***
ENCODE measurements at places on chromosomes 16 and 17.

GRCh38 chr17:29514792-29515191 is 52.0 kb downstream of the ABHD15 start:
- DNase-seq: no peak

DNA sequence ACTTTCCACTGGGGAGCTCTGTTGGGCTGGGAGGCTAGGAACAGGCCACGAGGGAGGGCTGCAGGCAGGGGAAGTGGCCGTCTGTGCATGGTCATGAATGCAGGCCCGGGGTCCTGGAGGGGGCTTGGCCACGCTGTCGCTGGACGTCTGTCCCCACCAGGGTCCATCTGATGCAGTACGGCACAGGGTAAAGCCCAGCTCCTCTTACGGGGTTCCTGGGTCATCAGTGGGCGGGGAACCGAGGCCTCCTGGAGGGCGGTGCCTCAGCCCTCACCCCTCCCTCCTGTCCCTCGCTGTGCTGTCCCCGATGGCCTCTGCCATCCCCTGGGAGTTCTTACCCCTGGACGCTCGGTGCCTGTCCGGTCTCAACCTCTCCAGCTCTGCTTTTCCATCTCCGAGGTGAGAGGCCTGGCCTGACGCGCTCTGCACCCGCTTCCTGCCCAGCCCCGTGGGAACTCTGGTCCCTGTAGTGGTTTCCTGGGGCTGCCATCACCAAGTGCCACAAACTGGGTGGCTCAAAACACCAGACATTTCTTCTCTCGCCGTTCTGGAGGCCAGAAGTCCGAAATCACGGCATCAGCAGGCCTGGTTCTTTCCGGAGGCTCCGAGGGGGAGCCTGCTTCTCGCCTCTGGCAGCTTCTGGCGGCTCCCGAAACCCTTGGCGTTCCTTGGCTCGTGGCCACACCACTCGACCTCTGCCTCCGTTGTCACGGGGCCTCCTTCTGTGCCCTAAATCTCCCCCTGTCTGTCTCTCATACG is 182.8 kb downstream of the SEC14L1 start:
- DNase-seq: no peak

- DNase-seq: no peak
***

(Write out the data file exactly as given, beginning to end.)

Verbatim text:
ENCODE measurements at places on chromosomes 16 and 17.

GRCh38 chr17:29514792-29515191 is 52.0 kb downstream of the ABHD15 start:
- DNase-seq: no peak

DNA sequence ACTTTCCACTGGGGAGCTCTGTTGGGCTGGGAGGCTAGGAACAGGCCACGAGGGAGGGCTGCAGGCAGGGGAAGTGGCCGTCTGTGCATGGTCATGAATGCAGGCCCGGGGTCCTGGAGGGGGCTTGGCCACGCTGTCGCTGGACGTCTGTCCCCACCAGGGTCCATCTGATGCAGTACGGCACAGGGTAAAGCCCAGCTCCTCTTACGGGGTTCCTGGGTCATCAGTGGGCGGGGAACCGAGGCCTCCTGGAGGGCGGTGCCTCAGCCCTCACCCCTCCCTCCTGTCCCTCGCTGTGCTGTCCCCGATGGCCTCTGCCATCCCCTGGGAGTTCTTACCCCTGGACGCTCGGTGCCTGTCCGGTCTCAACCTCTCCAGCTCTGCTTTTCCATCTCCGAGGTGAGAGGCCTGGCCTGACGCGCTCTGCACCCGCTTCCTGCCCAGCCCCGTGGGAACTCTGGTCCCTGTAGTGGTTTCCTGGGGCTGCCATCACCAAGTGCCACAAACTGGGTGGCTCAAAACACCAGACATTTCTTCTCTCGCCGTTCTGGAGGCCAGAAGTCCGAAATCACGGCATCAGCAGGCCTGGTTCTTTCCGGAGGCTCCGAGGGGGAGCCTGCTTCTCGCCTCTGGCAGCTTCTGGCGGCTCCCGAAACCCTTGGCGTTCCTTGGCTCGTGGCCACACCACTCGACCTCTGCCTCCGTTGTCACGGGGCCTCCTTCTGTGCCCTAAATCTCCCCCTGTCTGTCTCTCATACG is 182.8 kb downstream of the SEC14L1 start:
- DNase-seq: no peak

- DNase-seq: no peak